Brit rockers Thunder. You gotta love ‘em, approaching their thirtieth year as an act and still going, despite trying to retire twice and have a much-deserved rest. But the fans won’t let the poor buggers stop, always turning up in droves whenever a reformation tour or album rumbles (thunders?) into view; and why, frankly, should we not when the band are still capable of putting out such high quality classic rock as Rip it Up?

If you build it, they will come goes the saying, and Luke Morley and Danny Bowes have constructed another blues rock edifice of some distinction here, one that’s certain to gather fans of all ages and tastes to the cause. Gone are the high-octane thrills and spills of the band’s fabled debut album Backstreet Symphony of course (though opening track No One Gets Out Alive does have a bit of a whiff of the excitement of those heady days), with the band largely opting for a more laid back approach more befitting a quintet of men reaching ‘vintage’ age. It’s still demonstrably heavy rock, but the bluesy undertones prevalent on Rip it Up enable the band to take the foot off the gas a little more frequently without ever really sacrificing any actual intensity.

Bowes is still in fine voice, you’ll be relieved to hear, though he doesn’t give the pipes quite as rigorous a workout as he has done in the past, whilst Morley clearly still has it in spades, peeling off some wonderful solos and delivering those trademark big, catchy riffs with aplomb and panache.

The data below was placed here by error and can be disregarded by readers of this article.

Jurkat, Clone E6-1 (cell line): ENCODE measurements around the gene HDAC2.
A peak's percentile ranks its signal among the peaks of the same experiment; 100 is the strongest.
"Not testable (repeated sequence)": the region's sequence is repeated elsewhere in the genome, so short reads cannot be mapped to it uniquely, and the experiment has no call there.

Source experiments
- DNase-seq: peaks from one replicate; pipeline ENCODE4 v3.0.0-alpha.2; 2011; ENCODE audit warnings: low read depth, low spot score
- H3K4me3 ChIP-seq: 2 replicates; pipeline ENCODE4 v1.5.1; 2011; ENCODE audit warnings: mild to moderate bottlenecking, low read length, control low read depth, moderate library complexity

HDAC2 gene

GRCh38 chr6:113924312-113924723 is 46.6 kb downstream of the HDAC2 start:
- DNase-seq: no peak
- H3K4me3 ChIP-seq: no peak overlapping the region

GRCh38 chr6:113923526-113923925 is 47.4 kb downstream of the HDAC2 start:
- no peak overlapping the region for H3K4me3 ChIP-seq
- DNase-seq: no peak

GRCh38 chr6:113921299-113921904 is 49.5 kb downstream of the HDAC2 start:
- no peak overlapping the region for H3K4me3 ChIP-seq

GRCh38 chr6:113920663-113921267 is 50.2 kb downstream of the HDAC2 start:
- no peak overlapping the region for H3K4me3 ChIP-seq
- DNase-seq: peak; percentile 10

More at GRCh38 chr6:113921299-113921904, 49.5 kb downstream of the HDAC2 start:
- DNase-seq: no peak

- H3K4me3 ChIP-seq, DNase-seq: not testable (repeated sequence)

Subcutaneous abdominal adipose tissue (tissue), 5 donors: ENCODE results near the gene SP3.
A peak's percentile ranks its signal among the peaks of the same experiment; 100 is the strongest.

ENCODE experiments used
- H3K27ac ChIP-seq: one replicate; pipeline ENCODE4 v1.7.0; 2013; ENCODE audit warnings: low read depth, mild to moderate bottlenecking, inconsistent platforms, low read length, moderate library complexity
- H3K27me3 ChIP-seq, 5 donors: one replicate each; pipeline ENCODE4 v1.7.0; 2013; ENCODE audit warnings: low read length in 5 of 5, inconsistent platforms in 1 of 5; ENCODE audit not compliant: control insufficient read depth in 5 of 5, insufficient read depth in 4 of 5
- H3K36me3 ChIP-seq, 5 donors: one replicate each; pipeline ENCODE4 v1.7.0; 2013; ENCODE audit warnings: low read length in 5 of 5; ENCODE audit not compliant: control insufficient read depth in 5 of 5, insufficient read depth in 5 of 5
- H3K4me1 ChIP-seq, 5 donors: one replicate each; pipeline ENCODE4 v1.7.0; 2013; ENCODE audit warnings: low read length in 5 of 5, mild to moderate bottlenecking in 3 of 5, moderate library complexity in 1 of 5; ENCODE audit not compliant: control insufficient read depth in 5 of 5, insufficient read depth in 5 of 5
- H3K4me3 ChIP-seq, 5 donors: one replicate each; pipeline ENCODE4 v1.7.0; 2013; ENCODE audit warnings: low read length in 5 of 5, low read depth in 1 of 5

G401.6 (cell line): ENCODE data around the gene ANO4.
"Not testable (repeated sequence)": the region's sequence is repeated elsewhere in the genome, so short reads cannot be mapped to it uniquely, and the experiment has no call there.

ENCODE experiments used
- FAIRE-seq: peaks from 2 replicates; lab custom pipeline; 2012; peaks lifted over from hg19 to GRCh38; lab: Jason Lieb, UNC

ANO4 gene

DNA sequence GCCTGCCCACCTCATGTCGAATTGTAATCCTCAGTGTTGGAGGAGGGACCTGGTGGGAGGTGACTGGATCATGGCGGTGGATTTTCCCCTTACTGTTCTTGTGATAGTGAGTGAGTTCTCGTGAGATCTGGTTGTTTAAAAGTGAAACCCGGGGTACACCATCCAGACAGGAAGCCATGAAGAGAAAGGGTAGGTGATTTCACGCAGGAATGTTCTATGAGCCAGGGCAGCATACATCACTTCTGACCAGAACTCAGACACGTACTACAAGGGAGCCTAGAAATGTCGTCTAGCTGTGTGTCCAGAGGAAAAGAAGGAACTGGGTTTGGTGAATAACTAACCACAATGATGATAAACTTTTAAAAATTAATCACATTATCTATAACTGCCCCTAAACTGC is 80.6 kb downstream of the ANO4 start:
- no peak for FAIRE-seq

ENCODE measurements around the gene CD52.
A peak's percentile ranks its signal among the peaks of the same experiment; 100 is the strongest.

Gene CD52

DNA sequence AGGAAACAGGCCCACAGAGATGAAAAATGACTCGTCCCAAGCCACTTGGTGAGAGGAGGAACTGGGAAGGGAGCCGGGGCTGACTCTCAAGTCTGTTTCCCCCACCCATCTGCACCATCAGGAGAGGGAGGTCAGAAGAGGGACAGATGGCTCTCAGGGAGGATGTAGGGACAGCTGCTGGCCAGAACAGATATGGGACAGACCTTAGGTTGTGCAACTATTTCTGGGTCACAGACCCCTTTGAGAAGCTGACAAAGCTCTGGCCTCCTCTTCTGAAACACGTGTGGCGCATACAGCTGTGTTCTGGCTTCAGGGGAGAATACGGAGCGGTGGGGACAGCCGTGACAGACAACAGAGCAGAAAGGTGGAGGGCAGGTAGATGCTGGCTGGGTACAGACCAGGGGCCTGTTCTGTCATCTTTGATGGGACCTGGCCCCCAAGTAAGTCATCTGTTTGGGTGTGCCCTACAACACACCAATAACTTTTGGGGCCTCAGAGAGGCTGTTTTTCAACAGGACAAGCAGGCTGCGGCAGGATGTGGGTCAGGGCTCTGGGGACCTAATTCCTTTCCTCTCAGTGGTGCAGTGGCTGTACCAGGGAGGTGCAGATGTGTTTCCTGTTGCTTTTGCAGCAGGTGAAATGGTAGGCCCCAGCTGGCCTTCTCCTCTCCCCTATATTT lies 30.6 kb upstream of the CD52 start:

Rip it Up is the sound of britrock in excelsis, tipping the cap to Bad Company and The Who mainly (although the title track was obviously birthed in the wake of David Bowie’s untimely demise – have a listen and you’ll know what I’m talking about), with Harry James’ percussive contributions often throwning a Bonhamesque heft into the mix for good measure. The marvellous Tumbling Down is the album in microcosm, moving from a cheeky appropriation of Pinball Wizard’s main riff through When the Levee Breaks to a glorious British invasion blues-rock strut before the chorus has even been thought of.

Rip it Up is very much the work of master craftsmen, that’s for sure, but there’s no sterility in the skill. The band’s warmth of spirit shines through on every track, making this one of the most pleasurable listening experiences you’ll have all year. Thunder stretch no boundaries with Rip it Up, preferring simply to reaffirm their primacy as Britain’s leading blues rock exponents of the last twenty odd year. If familiarity is said to breed contempt, then Thunder are surely the exception to that rule. This truly is comfort food for the ears.


Rip it Up is out now.